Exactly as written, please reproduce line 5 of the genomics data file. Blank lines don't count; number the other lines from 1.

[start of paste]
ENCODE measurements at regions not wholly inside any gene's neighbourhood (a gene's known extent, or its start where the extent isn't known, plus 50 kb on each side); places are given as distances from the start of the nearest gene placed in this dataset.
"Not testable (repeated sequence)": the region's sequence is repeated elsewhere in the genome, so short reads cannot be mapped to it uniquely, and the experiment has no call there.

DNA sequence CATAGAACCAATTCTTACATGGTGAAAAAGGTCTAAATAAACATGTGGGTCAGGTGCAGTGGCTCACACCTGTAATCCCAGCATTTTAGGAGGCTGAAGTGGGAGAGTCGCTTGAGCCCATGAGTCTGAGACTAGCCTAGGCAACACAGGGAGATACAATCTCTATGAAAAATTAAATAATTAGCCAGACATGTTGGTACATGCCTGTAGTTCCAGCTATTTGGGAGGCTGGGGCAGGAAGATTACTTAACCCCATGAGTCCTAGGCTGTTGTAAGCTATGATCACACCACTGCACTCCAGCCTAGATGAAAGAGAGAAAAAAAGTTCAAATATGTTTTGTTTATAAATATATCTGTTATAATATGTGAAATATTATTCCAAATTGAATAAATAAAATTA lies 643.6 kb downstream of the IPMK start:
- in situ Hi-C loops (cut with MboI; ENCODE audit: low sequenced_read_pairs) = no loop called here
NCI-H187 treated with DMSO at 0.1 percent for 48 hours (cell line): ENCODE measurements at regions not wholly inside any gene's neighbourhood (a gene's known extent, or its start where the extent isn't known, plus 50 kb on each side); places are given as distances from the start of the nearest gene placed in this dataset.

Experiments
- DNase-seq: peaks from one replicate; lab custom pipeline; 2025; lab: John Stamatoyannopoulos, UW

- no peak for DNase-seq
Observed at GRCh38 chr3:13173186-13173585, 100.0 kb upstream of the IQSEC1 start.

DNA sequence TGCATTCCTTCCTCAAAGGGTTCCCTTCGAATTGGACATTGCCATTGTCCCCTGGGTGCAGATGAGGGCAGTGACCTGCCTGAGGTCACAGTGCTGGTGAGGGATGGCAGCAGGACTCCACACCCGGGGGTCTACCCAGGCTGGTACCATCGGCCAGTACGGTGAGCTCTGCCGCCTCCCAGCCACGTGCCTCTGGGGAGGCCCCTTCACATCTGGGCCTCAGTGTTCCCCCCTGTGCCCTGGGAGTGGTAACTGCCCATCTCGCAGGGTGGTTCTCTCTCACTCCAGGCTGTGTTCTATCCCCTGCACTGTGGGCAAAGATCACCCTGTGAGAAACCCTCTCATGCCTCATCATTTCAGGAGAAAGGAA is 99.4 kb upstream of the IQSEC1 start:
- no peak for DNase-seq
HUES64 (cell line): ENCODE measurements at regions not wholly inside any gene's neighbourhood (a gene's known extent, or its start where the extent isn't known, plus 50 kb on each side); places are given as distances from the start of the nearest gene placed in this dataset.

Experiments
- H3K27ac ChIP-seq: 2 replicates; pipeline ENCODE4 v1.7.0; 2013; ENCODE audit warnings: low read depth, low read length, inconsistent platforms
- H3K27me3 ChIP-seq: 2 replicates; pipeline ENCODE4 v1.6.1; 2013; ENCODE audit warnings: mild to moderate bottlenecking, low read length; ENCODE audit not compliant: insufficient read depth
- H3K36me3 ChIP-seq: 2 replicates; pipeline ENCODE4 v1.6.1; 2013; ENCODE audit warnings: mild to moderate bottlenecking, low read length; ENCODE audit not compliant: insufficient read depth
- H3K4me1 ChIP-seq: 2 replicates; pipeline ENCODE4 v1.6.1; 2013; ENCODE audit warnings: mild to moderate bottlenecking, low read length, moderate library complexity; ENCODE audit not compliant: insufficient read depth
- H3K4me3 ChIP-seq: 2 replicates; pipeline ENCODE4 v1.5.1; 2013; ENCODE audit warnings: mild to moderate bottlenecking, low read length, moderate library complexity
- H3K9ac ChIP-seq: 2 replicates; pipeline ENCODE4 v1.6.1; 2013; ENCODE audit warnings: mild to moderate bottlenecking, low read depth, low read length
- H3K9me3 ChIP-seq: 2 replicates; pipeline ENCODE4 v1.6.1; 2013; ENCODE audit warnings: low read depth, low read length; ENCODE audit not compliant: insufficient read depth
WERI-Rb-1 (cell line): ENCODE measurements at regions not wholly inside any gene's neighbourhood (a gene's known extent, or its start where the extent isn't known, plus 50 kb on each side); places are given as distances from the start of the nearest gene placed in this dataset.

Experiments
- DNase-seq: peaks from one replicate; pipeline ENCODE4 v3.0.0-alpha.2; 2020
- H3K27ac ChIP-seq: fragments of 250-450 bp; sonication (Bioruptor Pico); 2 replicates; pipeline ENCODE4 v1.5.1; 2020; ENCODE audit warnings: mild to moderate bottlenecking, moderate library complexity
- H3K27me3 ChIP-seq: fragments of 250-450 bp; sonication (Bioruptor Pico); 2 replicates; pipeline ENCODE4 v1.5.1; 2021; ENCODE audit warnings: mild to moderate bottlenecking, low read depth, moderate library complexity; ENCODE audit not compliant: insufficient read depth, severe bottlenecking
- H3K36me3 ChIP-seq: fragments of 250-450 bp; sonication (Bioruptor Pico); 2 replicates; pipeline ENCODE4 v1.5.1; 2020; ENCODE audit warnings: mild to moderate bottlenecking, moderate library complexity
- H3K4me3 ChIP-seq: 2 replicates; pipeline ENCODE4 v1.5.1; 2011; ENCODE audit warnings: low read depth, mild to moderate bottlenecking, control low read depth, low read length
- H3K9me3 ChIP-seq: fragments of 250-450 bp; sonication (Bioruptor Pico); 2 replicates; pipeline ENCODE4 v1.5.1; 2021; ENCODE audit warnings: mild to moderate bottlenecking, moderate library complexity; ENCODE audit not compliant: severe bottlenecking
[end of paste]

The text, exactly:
NCI-H187 treated with DMSO at 0.1 percent for 48 hours (cell line): ENCODE measurements at regions not wholly inside any gene's neighbourhood (a gene's known extent, or its start where the extent isn't known, plus 50 kb on each side); places are given as distances from the start of the nearest gene placed in this dataset.